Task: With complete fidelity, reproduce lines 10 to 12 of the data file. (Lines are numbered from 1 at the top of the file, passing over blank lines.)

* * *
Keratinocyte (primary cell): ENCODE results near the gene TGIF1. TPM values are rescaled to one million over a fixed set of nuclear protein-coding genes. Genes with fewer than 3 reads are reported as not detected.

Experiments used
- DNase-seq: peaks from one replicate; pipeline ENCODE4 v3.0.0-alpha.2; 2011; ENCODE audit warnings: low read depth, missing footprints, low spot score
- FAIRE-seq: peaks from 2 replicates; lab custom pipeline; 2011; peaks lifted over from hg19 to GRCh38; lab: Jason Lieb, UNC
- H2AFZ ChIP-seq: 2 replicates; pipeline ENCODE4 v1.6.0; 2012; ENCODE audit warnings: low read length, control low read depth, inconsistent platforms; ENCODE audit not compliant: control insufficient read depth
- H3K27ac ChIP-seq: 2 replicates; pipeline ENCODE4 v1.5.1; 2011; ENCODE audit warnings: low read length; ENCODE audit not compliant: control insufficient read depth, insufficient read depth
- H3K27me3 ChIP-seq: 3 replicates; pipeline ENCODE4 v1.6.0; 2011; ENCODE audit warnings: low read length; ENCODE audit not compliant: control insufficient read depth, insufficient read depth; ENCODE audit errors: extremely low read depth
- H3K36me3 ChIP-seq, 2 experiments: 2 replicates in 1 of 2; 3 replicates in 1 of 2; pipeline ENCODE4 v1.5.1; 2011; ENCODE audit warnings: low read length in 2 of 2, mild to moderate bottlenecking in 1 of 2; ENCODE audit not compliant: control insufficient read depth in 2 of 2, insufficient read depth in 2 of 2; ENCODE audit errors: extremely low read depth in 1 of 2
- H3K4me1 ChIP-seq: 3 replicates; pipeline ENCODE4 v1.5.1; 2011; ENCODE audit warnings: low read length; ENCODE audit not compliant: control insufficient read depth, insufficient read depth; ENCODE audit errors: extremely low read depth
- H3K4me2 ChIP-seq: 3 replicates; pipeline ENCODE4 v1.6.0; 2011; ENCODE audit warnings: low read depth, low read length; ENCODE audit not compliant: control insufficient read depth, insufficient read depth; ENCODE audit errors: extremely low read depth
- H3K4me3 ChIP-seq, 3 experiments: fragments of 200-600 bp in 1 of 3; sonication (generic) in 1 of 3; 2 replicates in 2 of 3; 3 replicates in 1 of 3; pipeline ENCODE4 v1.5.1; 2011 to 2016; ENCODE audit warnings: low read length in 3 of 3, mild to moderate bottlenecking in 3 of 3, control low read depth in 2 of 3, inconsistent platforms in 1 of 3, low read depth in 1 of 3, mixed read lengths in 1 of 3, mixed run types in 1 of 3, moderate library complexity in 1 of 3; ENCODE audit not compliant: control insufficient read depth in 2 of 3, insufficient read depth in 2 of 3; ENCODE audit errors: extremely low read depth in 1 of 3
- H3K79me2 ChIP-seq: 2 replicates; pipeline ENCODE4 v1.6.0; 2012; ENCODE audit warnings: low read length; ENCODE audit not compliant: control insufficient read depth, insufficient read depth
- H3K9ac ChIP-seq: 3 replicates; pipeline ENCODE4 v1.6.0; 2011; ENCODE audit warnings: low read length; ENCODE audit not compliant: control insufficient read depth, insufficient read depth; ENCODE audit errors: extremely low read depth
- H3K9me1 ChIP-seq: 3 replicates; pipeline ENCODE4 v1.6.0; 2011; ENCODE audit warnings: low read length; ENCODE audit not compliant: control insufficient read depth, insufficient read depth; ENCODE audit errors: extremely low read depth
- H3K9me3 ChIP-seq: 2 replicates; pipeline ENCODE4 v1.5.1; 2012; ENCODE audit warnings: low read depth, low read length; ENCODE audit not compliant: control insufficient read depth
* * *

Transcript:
- H3K4me2 ChIP-seq: 3 replicates; pipeline ENCODE4 v1.6.0; 2011; ENCODE audit warnings: low read depth, low read length; ENCODE audit not compliant: control insufficient read depth, insufficient read depth; ENCODE audit errors: extremely low read depth
- H3K4me3 ChIP-seq, 3 experiments: fragments of 200-600 bp in 1 of 3; sonication (generic) in 1 of 3; 2 replicates in 2 of 3; 3 replicates in 1 of 3; pipeline ENCODE4 v1.5.1; 2011 to 2016; ENCODE audit warnings: low read length in 3 of 3, mild to moderate bottlenecking in 3 of 3, control low read depth in 2 of 3, inconsistent platforms in 1 of 3, low read depth in 1 of 3, mixed read lengths in 1 of 3, mixed run types in 1 of 3, moderate library complexity in 1 of 3; ENCODE audit not compliant: control insufficient read depth in 2 of 3, insufficient read depth in 2 of 3; ENCODE audit errors: extremely low read depth in 1 of 3
- H3K79me2 ChIP-seq: 2 replicates; pipeline ENCODE4 v1.6.0; 2012; ENCODE audit warnings: low read length; ENCODE audit not compliant: control insufficient read depth, insufficient read depth